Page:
I wonder if I will see Grienke on the mound there in a few weeks. Las
MLB, but there is a Triple-A team there.
Seattle. A thought…never seen Griffey play in
hardest gate to walk past was the one that said “St. Louis”.
The Cardinals are at Busch tonight.
If I hopped the plane and took the link downtown, I could probably just
make it in time to see Wellemeyer take the mound. For all that I loved AT&T Park,
there is really nothing like a home game at Busch Stadium.
kept walking on to my Oklahoma City
gate, and I was not too sad. For
although I will not find the Cardinals there, the next best closest thing is
coming to town: The Memphis
off a triumphant sweep of the Houston Astros, the St. Louis Cardinals traveled
to Arizona to go Diamondback hunting. The Snakes put up a pretty good fight, but the
Cardinals won the series 2-1. The Cardinals are
leading the Central, a full game ahead of the Cubs. Yet, with Carpenter injured again, it feels
like we are losing.
Carpenter, if you are reading this (which, of course, you are not), I want you
to stop now. Fans, continue on:
Carpenter needs to believe that he can comeback and have a full healthy
season. I want him to believe that. However, as fans, we need to be
realistic. The fragility of Carpenter has
been proven over and over. Injuries are
not a matter of “if”, but “when”, “how severe” and “how long”.
few innings he has taken the mound, both this year and last, have been
beautiful. The thing that amazes me most
is the man can be out for months and months, but when he comes back, he throws
fellow fans, we need to thing of Carpenter as gravy. Or, dessert.
Anything he does this year will be a bonus. A treat.
Something to be savored, but not counted on. The rest of the starting rotation has to be
the meat and potatoes. Fortunately, they
are proving that they can be.
#6 – I actually called it
Chris Carpenter made it to the clubhouse at the top of the fourth on Tuesday,
speculation began about who would be called on to start in his spot. Names were tossed about: Kyle McClellan, Brad Thompson, Mitchell
Boggs. However, a different name came to
my mind, and I thought I must be wrong since no one seemed to be saying it.
email to a friend this morning, I gave the name of the Memphis Redbird who I
thought would get the call–just to go on record. When I saw the Chris Perez and Mitchell Boggs
call ups today, I knew I had missed it.
not. Later, I checked St. Louis
Post-Dispatch website, and there he was:
P. J. Walters. Walters will be
joining the Cardinals rotation on Friday against the Cubs, which will give an
extra day of rest for Lohse, Wellemeyer and Pineiro.
I saw P.
J. Walters pitch in Chris Carpenter’s spot in one of the Cardinals’ exhibition
games in Memphis. And, he pitched well,
giving up only one run, which was unearned.
Walters also had a fine start against the Oklahoma City Redhawks, going
seven shutout innings, giving up only 2 hits and 1 walk.
24, was drafted by the Cardinals in the 11th round in 2006. He spent most of 2008 in Triple-A
Memphis. He had a great Spring Training.
He will make his Major League debut at Wrigley Field going against Carlos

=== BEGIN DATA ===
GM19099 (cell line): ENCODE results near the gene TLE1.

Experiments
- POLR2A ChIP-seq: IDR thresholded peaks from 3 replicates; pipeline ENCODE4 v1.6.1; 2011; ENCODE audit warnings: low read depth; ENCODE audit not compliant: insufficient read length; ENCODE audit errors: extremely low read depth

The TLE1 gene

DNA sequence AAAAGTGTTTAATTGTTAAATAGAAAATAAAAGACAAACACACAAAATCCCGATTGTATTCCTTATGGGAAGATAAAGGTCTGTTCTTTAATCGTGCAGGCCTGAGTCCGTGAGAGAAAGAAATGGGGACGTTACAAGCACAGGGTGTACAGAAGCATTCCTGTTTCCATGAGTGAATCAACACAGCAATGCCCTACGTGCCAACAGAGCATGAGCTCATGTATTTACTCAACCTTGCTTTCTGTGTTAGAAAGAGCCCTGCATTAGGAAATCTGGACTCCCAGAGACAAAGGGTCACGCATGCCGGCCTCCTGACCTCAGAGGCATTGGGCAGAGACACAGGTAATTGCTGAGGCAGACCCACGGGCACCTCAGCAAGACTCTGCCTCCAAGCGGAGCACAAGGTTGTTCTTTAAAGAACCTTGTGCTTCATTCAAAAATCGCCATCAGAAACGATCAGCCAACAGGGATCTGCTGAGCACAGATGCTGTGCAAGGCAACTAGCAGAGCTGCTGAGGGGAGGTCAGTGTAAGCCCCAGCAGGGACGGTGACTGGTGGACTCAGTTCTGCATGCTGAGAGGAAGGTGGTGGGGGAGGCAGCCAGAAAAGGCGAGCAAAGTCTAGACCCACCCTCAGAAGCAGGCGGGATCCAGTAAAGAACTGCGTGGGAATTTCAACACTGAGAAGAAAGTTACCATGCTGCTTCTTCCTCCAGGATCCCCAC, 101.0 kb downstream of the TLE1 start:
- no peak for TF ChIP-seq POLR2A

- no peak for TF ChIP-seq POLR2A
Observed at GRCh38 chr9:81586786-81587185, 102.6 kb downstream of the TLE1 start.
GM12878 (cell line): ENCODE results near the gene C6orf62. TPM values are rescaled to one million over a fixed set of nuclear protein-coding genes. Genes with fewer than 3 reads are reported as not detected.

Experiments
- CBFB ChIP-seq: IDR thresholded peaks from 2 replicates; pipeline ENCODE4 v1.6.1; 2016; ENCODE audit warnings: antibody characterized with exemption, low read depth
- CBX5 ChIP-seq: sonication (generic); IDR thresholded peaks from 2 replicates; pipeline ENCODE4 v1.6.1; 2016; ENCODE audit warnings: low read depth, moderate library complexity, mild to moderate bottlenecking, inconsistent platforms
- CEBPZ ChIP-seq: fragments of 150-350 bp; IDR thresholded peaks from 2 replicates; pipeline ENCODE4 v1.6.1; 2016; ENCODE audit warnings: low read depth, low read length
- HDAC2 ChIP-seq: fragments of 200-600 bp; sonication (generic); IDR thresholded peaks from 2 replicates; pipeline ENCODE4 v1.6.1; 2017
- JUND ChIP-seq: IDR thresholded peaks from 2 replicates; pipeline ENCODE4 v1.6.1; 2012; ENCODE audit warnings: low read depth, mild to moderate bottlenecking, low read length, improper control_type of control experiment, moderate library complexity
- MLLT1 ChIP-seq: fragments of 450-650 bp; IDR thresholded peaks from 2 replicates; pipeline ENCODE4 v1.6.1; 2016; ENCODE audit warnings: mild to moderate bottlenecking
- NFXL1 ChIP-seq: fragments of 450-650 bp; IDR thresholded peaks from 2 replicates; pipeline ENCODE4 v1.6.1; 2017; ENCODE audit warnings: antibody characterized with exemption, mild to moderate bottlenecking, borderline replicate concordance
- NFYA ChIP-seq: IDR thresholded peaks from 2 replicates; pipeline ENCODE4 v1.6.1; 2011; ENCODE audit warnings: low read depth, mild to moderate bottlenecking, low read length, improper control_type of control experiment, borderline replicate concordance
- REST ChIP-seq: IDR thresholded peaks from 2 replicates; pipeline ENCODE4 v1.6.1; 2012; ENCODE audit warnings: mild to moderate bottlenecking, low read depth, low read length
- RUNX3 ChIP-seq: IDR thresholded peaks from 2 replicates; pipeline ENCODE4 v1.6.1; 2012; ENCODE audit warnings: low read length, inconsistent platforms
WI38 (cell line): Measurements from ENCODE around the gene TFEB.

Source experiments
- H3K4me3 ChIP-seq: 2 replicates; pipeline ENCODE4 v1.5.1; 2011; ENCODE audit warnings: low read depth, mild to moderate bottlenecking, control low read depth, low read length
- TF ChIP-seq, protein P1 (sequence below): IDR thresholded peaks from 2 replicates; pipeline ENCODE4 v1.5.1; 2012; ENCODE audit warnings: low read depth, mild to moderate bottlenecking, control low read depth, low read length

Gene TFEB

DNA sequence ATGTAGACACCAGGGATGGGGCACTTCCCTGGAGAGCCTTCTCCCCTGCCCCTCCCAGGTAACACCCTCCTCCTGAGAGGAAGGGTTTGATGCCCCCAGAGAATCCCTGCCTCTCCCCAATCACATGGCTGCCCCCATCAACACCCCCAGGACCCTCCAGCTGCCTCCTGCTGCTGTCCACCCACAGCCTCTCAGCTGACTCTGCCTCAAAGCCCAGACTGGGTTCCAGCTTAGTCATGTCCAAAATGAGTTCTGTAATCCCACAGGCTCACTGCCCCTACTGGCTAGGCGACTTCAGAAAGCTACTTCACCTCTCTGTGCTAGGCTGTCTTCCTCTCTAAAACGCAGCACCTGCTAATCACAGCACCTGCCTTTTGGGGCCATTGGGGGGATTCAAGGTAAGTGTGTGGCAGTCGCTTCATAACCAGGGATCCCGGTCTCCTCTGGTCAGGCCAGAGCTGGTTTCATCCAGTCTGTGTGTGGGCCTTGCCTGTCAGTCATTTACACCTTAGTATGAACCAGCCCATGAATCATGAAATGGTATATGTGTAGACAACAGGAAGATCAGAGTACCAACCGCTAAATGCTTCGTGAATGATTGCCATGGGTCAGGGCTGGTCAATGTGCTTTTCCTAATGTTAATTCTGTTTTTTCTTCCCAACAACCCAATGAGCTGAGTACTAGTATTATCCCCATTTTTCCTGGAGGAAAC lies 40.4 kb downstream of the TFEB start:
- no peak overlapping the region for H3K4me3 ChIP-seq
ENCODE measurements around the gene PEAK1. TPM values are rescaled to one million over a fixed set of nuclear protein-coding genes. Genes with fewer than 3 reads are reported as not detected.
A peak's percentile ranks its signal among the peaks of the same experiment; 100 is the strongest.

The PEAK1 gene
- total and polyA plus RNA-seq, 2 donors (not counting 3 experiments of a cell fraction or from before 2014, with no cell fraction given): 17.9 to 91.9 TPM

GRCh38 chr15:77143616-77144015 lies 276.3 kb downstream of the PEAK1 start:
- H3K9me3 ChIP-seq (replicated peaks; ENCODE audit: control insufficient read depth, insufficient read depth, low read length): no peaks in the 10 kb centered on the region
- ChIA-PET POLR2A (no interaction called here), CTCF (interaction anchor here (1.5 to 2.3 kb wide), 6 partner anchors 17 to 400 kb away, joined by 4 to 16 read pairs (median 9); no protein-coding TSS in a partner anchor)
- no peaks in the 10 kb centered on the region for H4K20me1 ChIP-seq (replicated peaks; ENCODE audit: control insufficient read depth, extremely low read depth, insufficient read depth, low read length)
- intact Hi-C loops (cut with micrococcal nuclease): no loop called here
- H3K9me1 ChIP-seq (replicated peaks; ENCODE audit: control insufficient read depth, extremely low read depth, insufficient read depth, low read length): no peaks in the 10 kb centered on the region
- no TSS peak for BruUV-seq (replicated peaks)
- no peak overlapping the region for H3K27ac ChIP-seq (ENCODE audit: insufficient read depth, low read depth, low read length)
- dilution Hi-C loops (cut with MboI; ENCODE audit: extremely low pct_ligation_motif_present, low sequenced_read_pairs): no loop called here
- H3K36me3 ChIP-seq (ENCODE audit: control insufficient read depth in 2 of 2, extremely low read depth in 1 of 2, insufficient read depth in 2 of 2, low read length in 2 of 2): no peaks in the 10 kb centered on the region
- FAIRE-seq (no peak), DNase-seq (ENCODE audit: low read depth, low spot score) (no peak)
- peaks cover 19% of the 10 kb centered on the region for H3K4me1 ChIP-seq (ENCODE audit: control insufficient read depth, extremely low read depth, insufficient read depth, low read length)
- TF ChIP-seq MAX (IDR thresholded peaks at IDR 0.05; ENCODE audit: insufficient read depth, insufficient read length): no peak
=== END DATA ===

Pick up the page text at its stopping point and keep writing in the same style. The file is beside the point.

Zambrano. It does not get much bigger
than that. Welcome to the bigs, Mr.
on the D-Backs Series
Despite the double loss in Tuesday’s game, there were many positives that came out of this series. Felipe Lopez was not one of them.
year, Felipe Lopez’s major league career was in the waste basket. The Nationals put him on waivers. How bad is your year going when possibly the
worst team in baseball kicks you out?
Cardinals picked him up, dusted him off and he became a new man. He hit like crazy in a Cardinals uniform. He seemed to earn a spot in St. Louis.
Yet, he did not get one. The
Diamondbacks picked him up.
this series, Lopez was very much the rattlesnake we turned our back on. He struck and struck and struck. Hitting the ball again and again. Making great defensive plays. He was a Cardinal killer.
me wrong, I like Lopez. I am glad he is
having success. I just wish he would go
have it against the other National League teams, and not so much mine.
start, Todd Wellemeyer looked like, well, Todd Wellemeyer. That is the Todd Wellemeyer that was named
the National League’s Pitcher of the Month in May of last year. Not, the Todd Wellemeyer that has struggled
in Spring Training. The slight change in
his delivery seemed to do the trick.
Great to have him back on track!
outing rounded out a five game winning streak by Cardinals starting pitching. It
was five beautiful days where, in the best possible way, it was impossible to
tell which pitcher is the staff ace.
Wow. Game winning home run in his first game
against the team that originally drafted him and waivered him. In addition, he made contributions both
offensively and defensively to keep the Cardinals in Tuesday’s game. While we look rather longingly at Felipe
Lopez and wonder what might have been, D-Back fans are scratching their heads
trying to remember why they let Barden go.
a day off on Monday, Molina got a workout behind the plate. In particular, catching seven different
pitchers on Tuesday when Carpenter left after the third.
On top of
that he was an offensive force, taking great at bats ending in clutch hits,
getting on base and even racking up a critical stolen base that put him in
position to score. In two games, he has
racked up two runs, four hits, four RBI’s and three walks. He was on base five out of five times in